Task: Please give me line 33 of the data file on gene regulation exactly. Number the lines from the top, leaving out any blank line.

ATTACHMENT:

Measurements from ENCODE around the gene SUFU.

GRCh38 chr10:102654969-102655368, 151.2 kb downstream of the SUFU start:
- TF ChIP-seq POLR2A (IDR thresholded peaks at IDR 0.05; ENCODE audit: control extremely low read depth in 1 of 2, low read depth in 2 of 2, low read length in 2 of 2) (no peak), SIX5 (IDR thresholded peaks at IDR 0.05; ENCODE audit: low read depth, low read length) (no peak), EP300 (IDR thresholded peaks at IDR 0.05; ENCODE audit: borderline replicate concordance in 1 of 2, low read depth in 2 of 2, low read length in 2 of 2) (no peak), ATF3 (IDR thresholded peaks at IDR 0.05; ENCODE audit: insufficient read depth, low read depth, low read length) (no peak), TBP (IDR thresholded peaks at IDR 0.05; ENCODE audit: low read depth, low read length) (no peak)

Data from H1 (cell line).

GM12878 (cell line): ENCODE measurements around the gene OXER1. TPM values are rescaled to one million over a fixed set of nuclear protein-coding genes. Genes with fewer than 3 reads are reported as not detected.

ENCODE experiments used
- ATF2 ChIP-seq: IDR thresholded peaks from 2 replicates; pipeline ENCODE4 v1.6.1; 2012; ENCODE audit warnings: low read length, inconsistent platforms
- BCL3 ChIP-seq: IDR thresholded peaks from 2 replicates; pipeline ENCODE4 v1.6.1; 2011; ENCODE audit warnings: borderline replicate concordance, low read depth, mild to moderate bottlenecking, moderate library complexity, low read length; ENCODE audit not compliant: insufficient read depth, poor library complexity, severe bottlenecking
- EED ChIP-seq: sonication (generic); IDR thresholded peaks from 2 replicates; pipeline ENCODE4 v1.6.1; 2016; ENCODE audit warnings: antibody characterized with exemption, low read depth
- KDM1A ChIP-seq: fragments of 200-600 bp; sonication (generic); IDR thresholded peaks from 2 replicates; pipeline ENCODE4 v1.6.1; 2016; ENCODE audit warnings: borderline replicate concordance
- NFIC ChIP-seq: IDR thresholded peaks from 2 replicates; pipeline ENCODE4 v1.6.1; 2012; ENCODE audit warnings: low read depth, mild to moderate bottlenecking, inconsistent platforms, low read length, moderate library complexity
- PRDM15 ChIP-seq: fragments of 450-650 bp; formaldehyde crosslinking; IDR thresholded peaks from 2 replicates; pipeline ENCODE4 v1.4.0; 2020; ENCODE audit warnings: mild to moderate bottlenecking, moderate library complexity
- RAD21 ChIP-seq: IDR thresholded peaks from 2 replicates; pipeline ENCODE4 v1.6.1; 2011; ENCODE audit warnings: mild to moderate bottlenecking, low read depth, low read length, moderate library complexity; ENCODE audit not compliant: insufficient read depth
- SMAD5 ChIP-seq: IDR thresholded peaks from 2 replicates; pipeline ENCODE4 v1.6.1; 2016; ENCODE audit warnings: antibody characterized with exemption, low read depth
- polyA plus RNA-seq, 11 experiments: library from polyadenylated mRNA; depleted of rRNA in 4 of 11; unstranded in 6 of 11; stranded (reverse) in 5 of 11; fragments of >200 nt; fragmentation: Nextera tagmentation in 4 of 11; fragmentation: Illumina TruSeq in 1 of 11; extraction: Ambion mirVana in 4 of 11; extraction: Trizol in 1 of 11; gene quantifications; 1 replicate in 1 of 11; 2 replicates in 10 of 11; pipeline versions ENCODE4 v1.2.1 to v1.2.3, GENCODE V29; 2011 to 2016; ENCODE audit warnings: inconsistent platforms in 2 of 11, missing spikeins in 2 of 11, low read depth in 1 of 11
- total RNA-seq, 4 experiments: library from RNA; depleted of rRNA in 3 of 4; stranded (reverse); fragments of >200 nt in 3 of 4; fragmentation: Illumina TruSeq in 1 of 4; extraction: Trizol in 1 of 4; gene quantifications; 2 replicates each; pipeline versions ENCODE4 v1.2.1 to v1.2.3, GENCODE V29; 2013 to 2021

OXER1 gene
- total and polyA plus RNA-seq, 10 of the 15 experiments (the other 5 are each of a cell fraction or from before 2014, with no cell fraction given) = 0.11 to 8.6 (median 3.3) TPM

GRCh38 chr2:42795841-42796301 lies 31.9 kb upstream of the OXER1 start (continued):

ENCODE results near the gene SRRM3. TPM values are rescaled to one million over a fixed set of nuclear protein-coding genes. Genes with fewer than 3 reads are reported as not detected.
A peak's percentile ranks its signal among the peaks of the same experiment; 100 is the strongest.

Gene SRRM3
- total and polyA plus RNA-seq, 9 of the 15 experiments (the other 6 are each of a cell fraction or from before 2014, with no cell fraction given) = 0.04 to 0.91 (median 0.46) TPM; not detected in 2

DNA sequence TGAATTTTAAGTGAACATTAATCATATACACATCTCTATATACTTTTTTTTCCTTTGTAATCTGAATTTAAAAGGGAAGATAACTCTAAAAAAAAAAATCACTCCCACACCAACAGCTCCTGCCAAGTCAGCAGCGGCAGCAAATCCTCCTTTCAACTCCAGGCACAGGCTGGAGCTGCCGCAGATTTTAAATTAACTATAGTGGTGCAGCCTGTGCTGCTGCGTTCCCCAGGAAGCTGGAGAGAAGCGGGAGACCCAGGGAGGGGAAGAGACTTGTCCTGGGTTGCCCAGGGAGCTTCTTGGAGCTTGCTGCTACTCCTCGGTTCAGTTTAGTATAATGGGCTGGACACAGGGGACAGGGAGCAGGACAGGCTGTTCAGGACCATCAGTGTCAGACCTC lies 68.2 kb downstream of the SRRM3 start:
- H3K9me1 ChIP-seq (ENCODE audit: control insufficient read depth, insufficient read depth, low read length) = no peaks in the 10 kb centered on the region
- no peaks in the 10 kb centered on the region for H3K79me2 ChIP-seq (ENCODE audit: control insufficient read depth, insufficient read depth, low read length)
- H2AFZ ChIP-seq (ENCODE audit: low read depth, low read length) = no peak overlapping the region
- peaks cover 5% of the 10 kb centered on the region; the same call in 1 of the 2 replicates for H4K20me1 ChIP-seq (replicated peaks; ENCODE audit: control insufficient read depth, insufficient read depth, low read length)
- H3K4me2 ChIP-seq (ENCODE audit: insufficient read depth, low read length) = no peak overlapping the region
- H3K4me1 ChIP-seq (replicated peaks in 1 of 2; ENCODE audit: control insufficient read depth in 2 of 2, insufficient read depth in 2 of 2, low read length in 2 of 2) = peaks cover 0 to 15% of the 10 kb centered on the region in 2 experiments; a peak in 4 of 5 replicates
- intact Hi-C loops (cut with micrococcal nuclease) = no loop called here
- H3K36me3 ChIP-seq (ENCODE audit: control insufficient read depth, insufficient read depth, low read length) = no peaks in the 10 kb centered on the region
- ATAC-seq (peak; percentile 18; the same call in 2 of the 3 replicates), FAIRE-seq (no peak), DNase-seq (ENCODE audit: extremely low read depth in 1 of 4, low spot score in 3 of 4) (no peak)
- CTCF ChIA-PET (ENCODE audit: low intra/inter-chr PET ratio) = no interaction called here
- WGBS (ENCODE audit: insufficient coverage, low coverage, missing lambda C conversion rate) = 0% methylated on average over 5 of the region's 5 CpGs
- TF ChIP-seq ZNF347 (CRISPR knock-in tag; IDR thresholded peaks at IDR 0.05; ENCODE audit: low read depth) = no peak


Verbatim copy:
- ATAC-seq (peak; percentile 18; the same call in 2 of the 3 replicates), FAIRE-seq (no peak), DNase-seq (ENCODE audit: extremely low read depth in 1 of 4, low spot score in 3 of 4) (no peak)